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3 Copywriting Tips Supported by Scientific Research

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By Fausto Mendez

    Copywriting is very much an art, but that doesn’t mean there isn’t hard science behind some of the principles used by more successful writers. These scientifically-backed #copywriting tips should graduate your game to the next level, no matter your skill level.

    Teaching copywriting is difficult. You can only lay some ground rules that point people in the right direction, and most tips and advice are merely opinions based in anecdotal evidence, relentless practice and educated guesses. So it can be hard to know what works and what doesn’t. Thankfully, Gregory Ciotti put together a list of seven copywriting tips that are supported by some level of scientific research. We summarize three of his more useful tips below.

1. Leverage an Emotion That’s Already There.

+ Tip: Find an emotion that your target often feels, and make them feel that again. Don’t tell them what to feel. Like a novelist, the goal is to craft copy that leads them to that place on their own. Then, mix your message into that good emotion.

+ Science: Mirror neurons can make you feel what you see. It’s why men cringe when they see another man get hit in the balls. Make your target relive the emotion by showing them a scene that takes them back to it. The emotion makes your message more attractive and more memorable.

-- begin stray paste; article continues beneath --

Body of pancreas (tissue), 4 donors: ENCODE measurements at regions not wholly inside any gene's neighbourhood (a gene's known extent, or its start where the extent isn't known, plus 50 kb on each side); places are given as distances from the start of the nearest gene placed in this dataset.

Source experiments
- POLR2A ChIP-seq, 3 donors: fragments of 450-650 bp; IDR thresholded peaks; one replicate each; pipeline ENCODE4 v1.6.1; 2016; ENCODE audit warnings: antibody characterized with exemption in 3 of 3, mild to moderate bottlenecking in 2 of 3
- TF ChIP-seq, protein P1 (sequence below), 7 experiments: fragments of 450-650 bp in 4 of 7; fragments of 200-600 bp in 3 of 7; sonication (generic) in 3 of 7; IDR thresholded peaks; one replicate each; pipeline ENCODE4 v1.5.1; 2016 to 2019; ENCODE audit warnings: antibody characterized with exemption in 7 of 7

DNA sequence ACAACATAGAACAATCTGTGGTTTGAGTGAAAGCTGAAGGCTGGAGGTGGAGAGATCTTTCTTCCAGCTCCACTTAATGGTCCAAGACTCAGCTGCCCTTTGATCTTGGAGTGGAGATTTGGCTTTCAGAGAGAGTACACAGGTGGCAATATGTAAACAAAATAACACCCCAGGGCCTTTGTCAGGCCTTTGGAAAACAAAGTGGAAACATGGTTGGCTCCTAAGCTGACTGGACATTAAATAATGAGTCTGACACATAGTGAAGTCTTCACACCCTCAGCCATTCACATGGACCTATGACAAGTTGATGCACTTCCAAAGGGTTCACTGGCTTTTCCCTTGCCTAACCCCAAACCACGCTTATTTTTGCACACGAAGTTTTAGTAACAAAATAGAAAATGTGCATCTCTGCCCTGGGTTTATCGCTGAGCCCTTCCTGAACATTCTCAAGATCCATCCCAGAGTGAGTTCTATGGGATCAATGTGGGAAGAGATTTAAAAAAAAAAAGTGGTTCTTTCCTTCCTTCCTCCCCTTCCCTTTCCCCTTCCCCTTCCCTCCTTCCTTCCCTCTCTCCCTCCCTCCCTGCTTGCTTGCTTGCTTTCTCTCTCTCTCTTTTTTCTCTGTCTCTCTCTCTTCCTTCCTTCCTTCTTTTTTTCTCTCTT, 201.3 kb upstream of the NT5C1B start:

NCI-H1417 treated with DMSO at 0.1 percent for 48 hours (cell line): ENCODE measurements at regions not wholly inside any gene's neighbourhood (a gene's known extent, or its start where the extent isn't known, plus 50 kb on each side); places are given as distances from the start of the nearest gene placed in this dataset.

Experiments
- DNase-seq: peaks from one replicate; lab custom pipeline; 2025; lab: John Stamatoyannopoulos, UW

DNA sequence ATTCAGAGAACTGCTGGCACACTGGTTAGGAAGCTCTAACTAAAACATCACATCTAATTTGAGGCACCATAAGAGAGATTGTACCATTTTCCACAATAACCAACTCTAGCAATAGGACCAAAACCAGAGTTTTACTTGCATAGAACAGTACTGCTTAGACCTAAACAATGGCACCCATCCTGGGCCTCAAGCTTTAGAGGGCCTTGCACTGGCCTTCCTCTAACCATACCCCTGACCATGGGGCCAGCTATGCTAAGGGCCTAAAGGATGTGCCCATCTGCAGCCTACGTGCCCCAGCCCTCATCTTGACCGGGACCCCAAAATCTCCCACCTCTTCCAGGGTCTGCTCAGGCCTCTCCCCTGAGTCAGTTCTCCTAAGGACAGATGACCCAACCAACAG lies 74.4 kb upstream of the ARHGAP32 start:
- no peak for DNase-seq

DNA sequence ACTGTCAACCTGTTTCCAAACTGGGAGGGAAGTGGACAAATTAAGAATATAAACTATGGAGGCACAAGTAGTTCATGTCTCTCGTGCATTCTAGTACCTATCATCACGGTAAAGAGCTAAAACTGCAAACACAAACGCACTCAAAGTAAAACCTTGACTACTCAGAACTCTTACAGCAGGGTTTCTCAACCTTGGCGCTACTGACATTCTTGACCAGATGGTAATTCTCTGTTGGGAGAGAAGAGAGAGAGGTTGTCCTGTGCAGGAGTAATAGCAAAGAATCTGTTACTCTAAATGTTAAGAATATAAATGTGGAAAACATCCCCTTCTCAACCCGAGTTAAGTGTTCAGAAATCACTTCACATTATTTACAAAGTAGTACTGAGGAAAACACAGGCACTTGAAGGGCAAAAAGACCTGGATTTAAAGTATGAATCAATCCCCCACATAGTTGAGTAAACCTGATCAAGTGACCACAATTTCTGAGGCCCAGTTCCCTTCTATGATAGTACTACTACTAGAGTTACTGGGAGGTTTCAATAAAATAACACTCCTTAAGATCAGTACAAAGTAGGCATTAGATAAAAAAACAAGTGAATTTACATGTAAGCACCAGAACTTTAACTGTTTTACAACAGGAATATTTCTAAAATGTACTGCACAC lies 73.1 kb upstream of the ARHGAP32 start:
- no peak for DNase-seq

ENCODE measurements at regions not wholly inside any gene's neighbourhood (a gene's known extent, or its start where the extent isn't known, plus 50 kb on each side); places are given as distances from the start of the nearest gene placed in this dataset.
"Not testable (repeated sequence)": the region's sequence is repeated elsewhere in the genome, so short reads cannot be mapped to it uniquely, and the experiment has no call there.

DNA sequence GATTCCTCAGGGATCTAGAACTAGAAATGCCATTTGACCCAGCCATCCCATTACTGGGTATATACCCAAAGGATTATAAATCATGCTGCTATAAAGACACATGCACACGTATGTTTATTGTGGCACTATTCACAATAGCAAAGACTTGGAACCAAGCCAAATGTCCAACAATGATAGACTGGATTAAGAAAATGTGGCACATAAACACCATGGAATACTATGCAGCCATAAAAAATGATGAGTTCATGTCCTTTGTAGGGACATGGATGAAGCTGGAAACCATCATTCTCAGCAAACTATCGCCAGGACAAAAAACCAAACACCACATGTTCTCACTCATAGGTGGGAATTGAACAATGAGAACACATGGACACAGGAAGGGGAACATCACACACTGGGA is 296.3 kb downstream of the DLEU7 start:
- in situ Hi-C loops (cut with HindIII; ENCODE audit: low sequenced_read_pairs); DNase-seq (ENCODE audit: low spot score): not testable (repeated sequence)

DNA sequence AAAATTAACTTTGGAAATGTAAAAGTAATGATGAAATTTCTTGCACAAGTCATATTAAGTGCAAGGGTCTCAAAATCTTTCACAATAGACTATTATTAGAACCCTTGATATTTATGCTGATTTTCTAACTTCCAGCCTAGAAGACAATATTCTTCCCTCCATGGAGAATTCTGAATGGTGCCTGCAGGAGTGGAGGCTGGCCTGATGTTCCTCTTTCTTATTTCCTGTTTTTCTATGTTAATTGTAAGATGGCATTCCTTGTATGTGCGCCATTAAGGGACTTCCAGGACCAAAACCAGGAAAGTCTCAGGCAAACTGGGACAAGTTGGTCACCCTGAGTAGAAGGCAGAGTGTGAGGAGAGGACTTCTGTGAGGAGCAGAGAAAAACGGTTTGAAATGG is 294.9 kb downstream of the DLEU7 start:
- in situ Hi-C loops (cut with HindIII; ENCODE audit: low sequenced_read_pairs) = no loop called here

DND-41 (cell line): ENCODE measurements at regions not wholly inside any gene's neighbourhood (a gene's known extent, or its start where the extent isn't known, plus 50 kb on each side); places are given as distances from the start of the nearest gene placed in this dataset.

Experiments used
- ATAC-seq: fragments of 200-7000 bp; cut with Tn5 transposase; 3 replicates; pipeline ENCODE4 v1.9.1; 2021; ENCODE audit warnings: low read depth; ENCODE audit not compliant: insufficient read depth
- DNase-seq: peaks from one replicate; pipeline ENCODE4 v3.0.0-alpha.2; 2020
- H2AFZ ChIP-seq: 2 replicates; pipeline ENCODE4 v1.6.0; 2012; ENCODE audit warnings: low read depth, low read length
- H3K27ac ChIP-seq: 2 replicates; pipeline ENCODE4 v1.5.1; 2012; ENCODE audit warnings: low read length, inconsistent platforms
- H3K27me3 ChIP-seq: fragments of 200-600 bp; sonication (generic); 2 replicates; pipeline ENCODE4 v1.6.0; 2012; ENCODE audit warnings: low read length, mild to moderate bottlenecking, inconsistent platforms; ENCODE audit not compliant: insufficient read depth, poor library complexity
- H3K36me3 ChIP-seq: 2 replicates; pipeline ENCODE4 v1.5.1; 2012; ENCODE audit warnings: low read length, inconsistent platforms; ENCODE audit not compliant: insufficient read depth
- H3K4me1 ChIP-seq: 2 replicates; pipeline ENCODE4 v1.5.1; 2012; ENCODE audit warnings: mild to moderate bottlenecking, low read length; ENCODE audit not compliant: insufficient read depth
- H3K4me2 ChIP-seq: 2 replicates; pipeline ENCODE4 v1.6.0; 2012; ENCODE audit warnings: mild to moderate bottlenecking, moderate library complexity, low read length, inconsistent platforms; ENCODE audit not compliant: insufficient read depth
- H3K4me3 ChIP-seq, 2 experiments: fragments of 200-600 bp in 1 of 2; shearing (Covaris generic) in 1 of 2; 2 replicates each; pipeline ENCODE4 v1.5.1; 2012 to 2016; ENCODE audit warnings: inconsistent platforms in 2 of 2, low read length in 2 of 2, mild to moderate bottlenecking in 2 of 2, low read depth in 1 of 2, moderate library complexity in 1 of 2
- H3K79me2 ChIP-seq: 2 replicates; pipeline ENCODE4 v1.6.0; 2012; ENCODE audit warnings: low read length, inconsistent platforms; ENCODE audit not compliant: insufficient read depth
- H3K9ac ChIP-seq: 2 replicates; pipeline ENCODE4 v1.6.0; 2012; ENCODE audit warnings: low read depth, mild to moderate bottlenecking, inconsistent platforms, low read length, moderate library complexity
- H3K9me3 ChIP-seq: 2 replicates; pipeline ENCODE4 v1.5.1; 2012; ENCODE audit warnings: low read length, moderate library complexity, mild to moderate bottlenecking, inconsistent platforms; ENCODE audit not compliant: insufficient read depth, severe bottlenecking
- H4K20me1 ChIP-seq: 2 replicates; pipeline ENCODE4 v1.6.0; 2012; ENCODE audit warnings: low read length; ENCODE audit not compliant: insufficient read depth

2. Don’t Sell Money. Sell Time.

+ Tip: Even low-quality brands hardly advertise their low prices. It’s something stores do for brands, but you almost never see a brand thumping its chest about its absurdly low prices. That’s because it doesn’t really work. Time is a more precious resource, so sell good times, not good prices. Miller’s slogan (“It’s Miller Time”) is the perfect example. 

+ Science: Customers are willing to pay more for good service, which means they are generally more concerned about quality than price. That doesn’t mean lower prices can’t help you outsell your competitors, but it does mean that you’ll have to convince your target audience that your lower prices don’t mean a reduction in quality as well. Focus on the quality of the product. The low prices market themselves.

3. Don’t Avoid the Counter Argument

+ Tip: Your product, service or brand is not the answer to your target audience’s every problem. More importantly, there is usually a clear argument against it. Don’t ignore the opposing argument because it will be recalled by the target when you present yours. As a result, it’s best to tackle those opposing viewpoints head on. Think about it: Pepsi doesn’t ignore the existence of Coca Cola, not even in its own ads. Apple doesn’t ignore the existence of Windows, and I’m sure you’ve seen car commercials that feature the competitors’ products. 

+ Science: Psychologist Charlan Nemeth tested two styles of debating, one that acknowledged the opposing viewpoint and one that didn’t. Of course, the arguments that did better are those that didn’t pretend there is no opposing viewpoint. That’s because when you’re “real” with your target audience, they are more likely to trust you, and when you answer their questions, they don’t have the opportunity or the desire to find answers elsewhere.  

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  • 20 May 2013

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